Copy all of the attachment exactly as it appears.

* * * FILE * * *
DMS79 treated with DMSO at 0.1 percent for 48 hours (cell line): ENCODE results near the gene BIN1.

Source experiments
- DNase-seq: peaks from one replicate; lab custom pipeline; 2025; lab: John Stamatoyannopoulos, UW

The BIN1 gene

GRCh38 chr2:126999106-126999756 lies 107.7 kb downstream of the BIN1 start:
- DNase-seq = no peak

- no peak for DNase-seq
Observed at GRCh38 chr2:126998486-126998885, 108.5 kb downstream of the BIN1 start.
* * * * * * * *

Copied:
DMS79 treated with DMSO at 0.1 percent for 48 hours (cell line): ENCODE results near the gene BIN1.

Source experiments
- DNase-seq: peaks from one replicate; lab custom pipeline; 2025; lab: John Stamatoyannopoulos, UW

The BIN1 gene

GRCh38 chr2:126999106-126999756 lies 107.7 kb downstream of the BIN1 start:
- DNase-seq = no peak

- no peak for DNase-seq
Observed at GRCh38 chr2:126998486-126998885, 108.5 kb downstream of the BIN1 start.